Pesticide Exposure and ADHD

byJoy Granetz, Ph.D.

It is well established that exposure to organophosphates, the basis for many insecticides and herbicides, is associated with adverse effects on the neurodevelopment of populations with high levels of exposure. For instance, exposure to organophosphates has been linked to cognitive and behavioral problems in farm workers and their families. It is believed that children are at greater risk for toxicity from pesticides because their brains are still developing and the dose per weight is larger for children. This month, a new study published in the journal Pediatrics has added to the accumulating evidence of a link between pesticide exposure and poor developmental outcome. More specifically, researchers found an almost doubling of odds of an ADHD diagnosis in children with high levels of metabolites of pesticides in their urine. This has caused a great deal of alarm in parents of young children, as the foods implicated are what we consider to be some of the healthiest food options for our children.

The authors of the study examined 1,139 children between the ages of eight and fifteen. They found that in their sample, those children with higher urine levels of organophosphate metabolites were more likely to meet diagnostic criteria for ADHD than children with low levels of metabolites. In fact, there was almost a doubling of odds of an ADHD diagnosis in kids with higher levels of metabolites, a robust effect. Whether there was an association with a specific subtype of ADHD was unclear because of the small number of cases in the study. More research is necessary to better understand this association. ADHD is a complicated neurodevelopmental disorder with multiple causes. It will be critical for studies to replicate these findings and importantly, to better understand if there are underlying causal links to this association.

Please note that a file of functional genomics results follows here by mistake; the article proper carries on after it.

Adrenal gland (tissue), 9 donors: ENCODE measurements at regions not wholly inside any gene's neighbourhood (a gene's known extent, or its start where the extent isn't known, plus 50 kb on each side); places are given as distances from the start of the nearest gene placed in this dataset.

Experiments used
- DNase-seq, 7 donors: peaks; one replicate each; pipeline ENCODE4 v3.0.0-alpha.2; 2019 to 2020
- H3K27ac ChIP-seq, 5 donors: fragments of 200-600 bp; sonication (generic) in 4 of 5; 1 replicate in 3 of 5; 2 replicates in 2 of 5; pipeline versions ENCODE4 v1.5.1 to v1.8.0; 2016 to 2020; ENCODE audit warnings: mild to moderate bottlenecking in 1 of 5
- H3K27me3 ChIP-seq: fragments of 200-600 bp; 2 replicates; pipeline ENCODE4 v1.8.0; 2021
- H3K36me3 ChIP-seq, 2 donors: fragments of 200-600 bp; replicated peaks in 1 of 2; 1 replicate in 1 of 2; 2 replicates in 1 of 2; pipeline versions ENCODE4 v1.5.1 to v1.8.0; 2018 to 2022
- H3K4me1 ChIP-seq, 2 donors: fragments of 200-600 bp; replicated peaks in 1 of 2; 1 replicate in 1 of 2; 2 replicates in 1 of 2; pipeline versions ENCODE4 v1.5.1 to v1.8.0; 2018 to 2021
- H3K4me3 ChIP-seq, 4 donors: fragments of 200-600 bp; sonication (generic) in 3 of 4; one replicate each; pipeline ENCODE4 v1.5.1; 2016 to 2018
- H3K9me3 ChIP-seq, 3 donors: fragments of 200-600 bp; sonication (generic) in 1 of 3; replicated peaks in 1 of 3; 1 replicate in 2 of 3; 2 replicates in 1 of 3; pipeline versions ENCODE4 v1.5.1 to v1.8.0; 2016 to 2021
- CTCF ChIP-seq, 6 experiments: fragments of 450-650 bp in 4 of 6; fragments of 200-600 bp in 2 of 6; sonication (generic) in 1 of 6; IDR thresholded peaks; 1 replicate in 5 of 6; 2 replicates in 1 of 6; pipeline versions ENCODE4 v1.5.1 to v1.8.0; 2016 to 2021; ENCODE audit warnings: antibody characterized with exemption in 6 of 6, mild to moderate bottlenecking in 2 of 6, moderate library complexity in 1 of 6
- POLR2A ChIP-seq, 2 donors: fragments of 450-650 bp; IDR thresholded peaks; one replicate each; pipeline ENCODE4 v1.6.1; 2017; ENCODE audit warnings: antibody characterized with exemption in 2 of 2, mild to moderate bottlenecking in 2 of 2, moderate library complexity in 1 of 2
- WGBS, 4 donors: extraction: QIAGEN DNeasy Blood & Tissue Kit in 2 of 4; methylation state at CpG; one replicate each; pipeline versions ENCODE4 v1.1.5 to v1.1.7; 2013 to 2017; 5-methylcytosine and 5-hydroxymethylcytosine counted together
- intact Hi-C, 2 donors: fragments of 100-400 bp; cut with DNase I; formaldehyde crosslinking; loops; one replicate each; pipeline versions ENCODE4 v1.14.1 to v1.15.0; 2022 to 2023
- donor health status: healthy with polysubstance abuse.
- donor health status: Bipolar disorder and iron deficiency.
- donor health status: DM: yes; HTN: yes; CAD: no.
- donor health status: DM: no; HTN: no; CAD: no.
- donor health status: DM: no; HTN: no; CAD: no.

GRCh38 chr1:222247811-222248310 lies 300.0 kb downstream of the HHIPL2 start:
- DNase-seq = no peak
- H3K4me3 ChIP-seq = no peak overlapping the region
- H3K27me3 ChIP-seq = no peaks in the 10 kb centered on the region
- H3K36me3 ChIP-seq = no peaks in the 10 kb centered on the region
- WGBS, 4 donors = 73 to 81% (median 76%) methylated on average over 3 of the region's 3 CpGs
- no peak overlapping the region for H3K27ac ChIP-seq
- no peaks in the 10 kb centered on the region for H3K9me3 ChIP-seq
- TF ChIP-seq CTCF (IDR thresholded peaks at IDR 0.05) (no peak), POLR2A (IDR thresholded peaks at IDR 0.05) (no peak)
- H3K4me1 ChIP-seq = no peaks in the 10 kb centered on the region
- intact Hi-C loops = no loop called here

For now, there are a few take home points. Obviously, it is not recommended that children stop eating fruits and vegetables. There are a few simple things to do to minimize potential exposure that will likely benefit everyone in the family. First, it is always a good idea to wash fruits and vegetables well, including frozen fruits and vegetables. Do not use soap, though, as soap leaves residue on produce. The recommended procedure is to use cold tap water and scrub with a brush if the produce is firm-skinned. Secondly, buy locally grown organic produce as much as possible. This is especially true of the fruits and vegetables on the “dirty dozen” list. Fruits and vegetables that grow in the ground or are eaten with the skin are at highest risk for exposure. Organic fruits and vegetables are known to contain fewer pesticides. It has been estimated that avoidance of non-organic “dirty dozen” fruits and vegetables may reduce pesticide exposure by up to 80%. The dirty dozen are:

  1. Peaches
  2. Apples
  3. Bell peppers
  4. Celery
  5. Cherries
  6. Nectarines
  7. Strawberries
  8. Kale
  9. Lettuce
  10. Imported grapes
  11. Carrots
  12. Pears

In the meantime, longer term studies will be necessary to help us to better understand the link between pesticide exposure and attention-related challenges.

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